If Gillian Flynn's critically acclaimed 2007 debut novel, Sharp Objects, marked her out as an extraordinary new talent in the thriller world, her follow-up act, Dark Places, confirms her as one of the very brightest stars in the genre firmament.
The brightest, but also, perhaps, the darkest. About halfway through Dark Places I was intrigued to read an interview with Flynn from Bookslut in which the author told Mike Carlson that there would be no sequel to Sharp Objects, because lead character Camille Preaker was just too dark: "I just don't understand how people write series with the same character. You must have to want to spend time with them. Camille's nice, but she's way too dark to spend that much time with."
So instead Flynn turns her attention to a character who is even darker: Libby Day, disturbed survivor of the massacre of her family, by her adored older brother Ben, who was convicted largely on the basis of her testimony.
Libby leads a somewhat aimless life, funded by the contributions of well-wishers who sent donations after her tragic story was publicised. But now into adulthood, two decades after the murders, the fund is running dry and Libby must contemplate how to support herself in the future, without any skills or experience.
It is therefore perhaps inevitable that the event that defined her life comes to her aid in the form of the "Kill Club" a loose collective of groupies interested in exploring conspiracy theories around various events. Libby Day is a major figure for Kill Club members interested in the death of her family members and for a fee is invited to speak to the group.
When she gets there she quickly realises that she is regarded with notoriety rather than celebrity: her testimony framed her brother, and not a single member of the club believes he is guilty. Reluctantly at first, Libby is dragged into the fight to clear Ben's name.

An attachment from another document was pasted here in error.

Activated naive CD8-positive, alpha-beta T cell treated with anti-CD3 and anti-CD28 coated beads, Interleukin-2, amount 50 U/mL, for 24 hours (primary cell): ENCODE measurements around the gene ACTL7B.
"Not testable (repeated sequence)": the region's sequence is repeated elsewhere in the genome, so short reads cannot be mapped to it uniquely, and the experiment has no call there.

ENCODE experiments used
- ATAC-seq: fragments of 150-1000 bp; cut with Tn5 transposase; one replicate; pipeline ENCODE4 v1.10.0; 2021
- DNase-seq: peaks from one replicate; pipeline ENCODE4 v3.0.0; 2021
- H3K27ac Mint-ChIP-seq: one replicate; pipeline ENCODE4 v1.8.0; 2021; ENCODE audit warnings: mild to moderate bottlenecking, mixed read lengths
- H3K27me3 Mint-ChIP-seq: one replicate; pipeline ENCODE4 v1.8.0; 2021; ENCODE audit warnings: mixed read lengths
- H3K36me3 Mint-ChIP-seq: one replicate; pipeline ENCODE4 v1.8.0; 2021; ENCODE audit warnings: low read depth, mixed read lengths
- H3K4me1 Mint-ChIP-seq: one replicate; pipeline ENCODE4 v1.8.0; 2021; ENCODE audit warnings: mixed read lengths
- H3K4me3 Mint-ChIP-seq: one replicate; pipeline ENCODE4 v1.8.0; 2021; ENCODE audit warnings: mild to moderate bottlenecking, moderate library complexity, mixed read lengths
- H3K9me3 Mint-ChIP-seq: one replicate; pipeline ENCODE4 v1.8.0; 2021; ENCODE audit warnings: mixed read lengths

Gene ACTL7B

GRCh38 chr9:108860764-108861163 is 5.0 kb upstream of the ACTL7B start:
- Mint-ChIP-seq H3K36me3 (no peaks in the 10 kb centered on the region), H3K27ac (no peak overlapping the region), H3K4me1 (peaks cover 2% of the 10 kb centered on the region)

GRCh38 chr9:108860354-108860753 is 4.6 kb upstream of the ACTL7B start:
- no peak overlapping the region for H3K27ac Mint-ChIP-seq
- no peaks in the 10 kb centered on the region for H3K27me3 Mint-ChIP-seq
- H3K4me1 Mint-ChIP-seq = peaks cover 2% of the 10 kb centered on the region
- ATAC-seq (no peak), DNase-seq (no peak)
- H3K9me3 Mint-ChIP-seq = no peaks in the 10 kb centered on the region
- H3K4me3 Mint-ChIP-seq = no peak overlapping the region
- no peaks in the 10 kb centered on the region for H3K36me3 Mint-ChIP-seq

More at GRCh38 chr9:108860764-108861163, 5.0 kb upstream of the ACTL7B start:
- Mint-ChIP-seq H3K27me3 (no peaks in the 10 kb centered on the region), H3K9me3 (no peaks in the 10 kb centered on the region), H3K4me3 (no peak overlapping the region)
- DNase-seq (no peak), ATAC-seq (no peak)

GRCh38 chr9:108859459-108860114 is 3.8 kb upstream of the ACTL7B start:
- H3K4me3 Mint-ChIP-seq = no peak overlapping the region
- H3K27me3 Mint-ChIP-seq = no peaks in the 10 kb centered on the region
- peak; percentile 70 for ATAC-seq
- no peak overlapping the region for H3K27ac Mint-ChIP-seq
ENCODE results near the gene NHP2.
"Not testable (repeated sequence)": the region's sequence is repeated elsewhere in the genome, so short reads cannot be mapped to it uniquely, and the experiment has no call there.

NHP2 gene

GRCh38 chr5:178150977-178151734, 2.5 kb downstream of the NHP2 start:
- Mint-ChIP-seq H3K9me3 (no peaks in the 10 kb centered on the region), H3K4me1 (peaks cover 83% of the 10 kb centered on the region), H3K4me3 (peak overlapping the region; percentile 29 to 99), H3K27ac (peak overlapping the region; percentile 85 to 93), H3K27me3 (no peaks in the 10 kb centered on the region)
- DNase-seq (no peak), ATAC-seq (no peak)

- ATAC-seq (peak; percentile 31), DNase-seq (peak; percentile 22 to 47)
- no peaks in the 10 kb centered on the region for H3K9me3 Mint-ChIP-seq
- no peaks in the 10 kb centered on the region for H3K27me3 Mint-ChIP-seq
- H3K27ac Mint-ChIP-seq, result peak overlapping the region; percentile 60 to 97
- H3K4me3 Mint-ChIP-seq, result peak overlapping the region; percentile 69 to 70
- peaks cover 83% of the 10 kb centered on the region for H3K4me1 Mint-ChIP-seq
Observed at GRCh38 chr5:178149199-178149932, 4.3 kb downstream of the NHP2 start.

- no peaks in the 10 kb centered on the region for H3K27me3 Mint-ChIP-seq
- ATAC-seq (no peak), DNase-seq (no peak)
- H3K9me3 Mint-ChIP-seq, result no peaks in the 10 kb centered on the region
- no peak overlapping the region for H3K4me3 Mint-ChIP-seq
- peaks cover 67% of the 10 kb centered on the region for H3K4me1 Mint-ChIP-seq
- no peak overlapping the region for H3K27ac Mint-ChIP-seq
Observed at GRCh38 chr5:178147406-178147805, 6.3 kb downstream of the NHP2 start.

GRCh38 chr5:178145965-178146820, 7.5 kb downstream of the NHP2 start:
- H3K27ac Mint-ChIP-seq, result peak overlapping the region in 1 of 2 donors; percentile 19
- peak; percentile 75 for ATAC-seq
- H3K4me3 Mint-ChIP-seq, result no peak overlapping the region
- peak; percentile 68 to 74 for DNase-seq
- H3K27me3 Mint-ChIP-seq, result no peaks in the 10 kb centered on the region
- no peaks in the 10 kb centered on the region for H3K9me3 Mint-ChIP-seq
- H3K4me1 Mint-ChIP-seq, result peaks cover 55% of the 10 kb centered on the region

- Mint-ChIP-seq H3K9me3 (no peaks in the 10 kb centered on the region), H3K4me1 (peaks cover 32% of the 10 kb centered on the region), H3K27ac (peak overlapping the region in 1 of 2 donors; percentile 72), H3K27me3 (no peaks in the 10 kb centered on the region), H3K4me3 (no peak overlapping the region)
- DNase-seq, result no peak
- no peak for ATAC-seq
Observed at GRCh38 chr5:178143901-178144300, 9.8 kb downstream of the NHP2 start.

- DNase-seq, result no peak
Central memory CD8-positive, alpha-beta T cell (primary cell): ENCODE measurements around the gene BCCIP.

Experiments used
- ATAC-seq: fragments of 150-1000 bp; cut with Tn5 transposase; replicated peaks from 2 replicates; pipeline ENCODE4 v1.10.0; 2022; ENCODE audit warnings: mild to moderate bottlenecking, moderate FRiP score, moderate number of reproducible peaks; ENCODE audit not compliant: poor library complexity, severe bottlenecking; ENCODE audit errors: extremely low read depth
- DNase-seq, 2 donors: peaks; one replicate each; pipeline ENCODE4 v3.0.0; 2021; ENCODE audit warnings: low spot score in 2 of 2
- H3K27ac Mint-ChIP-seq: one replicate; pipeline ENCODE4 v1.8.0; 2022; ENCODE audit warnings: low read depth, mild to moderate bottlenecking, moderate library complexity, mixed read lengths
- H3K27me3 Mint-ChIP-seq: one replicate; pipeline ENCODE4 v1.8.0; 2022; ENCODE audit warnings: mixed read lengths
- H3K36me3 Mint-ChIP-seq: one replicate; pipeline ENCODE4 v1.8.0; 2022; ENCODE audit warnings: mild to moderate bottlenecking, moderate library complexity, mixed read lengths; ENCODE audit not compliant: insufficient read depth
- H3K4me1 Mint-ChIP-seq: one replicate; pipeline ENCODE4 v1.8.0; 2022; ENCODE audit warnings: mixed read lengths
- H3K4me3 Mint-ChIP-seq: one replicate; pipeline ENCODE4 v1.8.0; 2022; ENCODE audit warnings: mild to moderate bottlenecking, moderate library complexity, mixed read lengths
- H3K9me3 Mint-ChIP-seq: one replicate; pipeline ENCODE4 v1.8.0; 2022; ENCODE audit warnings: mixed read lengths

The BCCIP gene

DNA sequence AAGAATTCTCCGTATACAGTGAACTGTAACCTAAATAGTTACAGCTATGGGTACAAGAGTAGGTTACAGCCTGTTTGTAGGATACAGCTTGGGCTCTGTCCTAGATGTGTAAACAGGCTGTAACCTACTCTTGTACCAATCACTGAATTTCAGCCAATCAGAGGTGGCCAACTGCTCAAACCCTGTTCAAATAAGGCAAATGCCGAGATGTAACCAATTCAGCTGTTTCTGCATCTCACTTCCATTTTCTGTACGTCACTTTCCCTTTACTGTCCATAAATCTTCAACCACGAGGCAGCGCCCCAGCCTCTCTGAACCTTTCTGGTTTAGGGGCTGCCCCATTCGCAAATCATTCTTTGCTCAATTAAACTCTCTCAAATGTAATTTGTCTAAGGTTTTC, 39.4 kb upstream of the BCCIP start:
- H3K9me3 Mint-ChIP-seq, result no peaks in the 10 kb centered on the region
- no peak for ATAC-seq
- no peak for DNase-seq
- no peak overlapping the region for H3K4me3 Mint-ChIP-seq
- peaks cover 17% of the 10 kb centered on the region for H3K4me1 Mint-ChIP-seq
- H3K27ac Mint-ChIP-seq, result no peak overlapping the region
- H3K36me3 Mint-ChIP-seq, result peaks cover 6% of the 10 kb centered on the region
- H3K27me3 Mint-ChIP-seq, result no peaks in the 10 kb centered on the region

Dark Places is every bit as disturbing as Sharp Objects, although in a different way. The Dark Places of the title could be any one of a number of locations: the conspiracy theorist sub-culture of the Kill Club; the psychological recesses that Libby disappears into to cope with her demons; or the crushing poverty of the pre-massacre day family and the tortures suffered by matriarch Patty trying to keep her children above the bread line.
Of all the themes in Dark Places, it is this poverty and hopelessness that is the most haunting. At times reading about it was almost physically painful. As a parent my heart actually ached for Patty in her desperation, misery and - perhaps worst of all - the smallest measure of hope she clings onto.
This is what Flynn is really really good at: putting the reader inside the story, having them live every twist in turn. I did it with Camille Preaker, and now with Libby and Patty Day.
She carries this narrative through a twin storyline: Libby's investigation into the Ben's possible innocence and the dramatic and tragic story of the fateful day of the massacre. The latter, in particular, is compelling, emotional reading.
This is a second triumph for Gillian Flynn. Let's hope we don't have to wait another two years for the third.